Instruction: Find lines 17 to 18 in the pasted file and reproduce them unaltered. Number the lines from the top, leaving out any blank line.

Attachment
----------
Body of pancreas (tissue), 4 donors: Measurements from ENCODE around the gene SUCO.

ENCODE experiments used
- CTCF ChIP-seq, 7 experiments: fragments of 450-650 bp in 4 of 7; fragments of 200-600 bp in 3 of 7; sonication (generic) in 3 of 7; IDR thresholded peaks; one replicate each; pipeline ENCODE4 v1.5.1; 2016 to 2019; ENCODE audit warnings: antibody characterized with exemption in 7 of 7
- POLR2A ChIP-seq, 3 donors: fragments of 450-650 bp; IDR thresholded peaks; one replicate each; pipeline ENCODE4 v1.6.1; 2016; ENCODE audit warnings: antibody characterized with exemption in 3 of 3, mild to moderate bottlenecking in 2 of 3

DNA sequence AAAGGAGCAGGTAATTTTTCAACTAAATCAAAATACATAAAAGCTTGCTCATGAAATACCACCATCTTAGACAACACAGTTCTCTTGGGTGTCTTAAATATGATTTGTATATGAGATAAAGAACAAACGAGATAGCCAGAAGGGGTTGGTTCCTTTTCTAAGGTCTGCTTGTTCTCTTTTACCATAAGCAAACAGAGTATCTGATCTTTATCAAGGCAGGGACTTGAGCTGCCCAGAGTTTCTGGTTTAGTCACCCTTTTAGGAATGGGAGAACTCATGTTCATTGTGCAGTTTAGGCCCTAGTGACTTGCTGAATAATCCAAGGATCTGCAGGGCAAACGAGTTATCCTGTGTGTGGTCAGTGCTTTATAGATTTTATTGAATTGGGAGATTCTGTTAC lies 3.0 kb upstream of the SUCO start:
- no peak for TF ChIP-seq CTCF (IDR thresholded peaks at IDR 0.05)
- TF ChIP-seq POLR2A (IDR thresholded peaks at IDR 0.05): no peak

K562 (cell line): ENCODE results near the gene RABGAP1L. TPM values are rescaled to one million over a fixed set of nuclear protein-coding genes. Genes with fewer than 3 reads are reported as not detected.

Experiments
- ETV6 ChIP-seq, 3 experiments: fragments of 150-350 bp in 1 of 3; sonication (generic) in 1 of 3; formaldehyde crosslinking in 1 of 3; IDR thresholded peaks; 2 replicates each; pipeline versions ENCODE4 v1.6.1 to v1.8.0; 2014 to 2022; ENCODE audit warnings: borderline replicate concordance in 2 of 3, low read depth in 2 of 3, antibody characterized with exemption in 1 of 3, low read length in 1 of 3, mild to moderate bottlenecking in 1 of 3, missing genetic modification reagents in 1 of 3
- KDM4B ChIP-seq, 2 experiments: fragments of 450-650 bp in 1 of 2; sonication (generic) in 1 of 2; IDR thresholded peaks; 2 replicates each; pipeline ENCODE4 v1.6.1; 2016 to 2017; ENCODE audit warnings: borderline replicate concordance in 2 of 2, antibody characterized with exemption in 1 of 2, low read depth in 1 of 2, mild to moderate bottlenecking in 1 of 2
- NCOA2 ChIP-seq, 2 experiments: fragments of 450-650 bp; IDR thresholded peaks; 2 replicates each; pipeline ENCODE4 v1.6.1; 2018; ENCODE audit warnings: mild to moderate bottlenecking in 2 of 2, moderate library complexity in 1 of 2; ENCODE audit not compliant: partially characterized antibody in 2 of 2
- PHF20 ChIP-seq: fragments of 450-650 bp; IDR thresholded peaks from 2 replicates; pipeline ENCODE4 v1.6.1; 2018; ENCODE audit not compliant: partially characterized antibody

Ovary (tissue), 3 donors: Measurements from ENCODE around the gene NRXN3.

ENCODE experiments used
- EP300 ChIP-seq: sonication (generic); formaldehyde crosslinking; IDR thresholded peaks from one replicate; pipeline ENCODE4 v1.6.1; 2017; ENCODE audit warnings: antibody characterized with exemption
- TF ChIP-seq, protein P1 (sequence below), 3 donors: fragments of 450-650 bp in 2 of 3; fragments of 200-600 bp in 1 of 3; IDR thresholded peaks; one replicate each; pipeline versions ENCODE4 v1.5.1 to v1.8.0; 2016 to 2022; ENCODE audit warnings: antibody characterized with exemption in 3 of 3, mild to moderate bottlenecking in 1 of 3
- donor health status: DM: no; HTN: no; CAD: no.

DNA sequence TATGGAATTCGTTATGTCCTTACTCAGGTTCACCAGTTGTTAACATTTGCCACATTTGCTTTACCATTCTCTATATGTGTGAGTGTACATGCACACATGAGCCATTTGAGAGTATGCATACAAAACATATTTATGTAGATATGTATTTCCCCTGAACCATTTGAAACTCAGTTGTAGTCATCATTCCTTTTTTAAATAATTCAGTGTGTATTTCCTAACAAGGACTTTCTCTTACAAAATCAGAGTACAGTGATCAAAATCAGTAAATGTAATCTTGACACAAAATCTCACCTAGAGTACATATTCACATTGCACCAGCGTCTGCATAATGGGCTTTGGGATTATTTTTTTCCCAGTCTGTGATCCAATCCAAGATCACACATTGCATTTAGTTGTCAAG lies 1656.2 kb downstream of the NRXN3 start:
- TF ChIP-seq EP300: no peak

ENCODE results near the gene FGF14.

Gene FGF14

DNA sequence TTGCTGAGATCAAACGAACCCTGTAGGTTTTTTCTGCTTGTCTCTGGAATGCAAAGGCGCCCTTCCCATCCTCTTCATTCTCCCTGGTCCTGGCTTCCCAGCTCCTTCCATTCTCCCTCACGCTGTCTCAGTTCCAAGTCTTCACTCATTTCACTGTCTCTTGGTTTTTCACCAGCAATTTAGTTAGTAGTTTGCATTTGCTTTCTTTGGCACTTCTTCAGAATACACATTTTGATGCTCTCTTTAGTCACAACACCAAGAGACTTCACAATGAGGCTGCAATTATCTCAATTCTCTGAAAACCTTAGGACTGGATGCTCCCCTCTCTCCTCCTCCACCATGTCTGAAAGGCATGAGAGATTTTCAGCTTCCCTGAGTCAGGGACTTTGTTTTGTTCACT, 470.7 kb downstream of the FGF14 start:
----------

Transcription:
- TF ChIP-seq, protein P1 (sequence below), 3 donors: fragments of 450-650 bp in 2 of 3; fragments of 200-600 bp in 1 of 3; IDR thresholded peaks; one replicate each; pipeline versions ENCODE4 v1.5.1 to v1.8.0; 2016 to 2022; ENCODE audit warnings: antibody characterized with exemption in 3 of 3, mild to moderate bottlenecking in 1 of 3
- donor health status: DM: no; HTN: no; CAD: no.